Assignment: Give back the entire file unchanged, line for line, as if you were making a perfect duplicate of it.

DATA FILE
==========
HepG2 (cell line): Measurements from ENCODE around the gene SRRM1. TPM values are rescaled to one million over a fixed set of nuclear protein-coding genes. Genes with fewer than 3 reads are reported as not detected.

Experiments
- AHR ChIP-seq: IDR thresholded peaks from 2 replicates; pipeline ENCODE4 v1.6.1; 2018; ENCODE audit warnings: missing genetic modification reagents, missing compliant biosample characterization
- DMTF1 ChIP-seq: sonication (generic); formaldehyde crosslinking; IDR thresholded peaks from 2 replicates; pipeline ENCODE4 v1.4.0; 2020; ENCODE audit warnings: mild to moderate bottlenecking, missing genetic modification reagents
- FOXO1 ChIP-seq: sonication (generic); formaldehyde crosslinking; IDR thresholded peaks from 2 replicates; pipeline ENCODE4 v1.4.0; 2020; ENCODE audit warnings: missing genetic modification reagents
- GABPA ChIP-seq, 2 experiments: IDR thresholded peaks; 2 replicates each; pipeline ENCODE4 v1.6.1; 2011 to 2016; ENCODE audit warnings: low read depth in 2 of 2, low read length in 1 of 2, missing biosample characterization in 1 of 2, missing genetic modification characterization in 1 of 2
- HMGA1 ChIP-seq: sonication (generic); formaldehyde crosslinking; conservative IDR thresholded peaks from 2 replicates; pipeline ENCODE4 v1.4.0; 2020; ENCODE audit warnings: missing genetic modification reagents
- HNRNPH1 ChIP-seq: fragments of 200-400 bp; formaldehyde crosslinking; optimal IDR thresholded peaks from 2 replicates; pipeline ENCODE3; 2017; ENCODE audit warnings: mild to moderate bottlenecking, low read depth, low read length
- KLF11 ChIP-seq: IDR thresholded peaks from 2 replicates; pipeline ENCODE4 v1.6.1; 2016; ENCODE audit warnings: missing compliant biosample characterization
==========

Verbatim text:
HepG2 (cell line): Measurements from ENCODE around the gene SRRM1. TPM values are rescaled to one million over a fixed set of nuclear protein-coding genes. Genes with fewer than 3 reads are reported as not detected.

Experiments
- AHR ChIP-seq: IDR thresholded peaks from 2 replicates; pipeline ENCODE4 v1.6.1; 2018; ENCODE audit warnings: missing genetic modification reagents, missing compliant biosample characterization
- DMTF1 ChIP-seq: sonication (generic); formaldehyde crosslinking; IDR thresholded peaks from 2 replicates; pipeline ENCODE4 v1.4.0; 2020; ENCODE audit warnings: mild to moderate bottlenecking, missing genetic modification reagents
- FOXO1 ChIP-seq: sonication (generic); formaldehyde crosslinking; IDR thresholded peaks from 2 replicates; pipeline ENCODE4 v1.4.0; 2020; ENCODE audit warnings: missing genetic modification reagents
- GABPA ChIP-seq, 2 experiments: IDR thresholded peaks; 2 replicates each; pipeline ENCODE4 v1.6.1; 2011 to 2016; ENCODE audit warnings: low read depth in 2 of 2, low read length in 1 of 2, missing biosample characterization in 1 of 2, missing genetic modification characterization in 1 of 2
- HMGA1 ChIP-seq: sonication (generic); formaldehyde crosslinking; conservative IDR thresholded peaks from 2 replicates; pipeline ENCODE4 v1.4.0; 2020; ENCODE audit warnings: missing genetic modification reagents
- HNRNPH1 ChIP-seq: fragments of 200-400 bp; formaldehyde crosslinking; optimal IDR thresholded peaks from 2 replicates; pipeline ENCODE3; 2017; ENCODE audit warnings: mild to moderate bottlenecking, low read depth, low read length
- KLF11 ChIP-seq: IDR thresholded peaks from 2 replicates; pipeline ENCODE4 v1.6.1; 2016; ENCODE audit warnings: missing compliant biosample characterization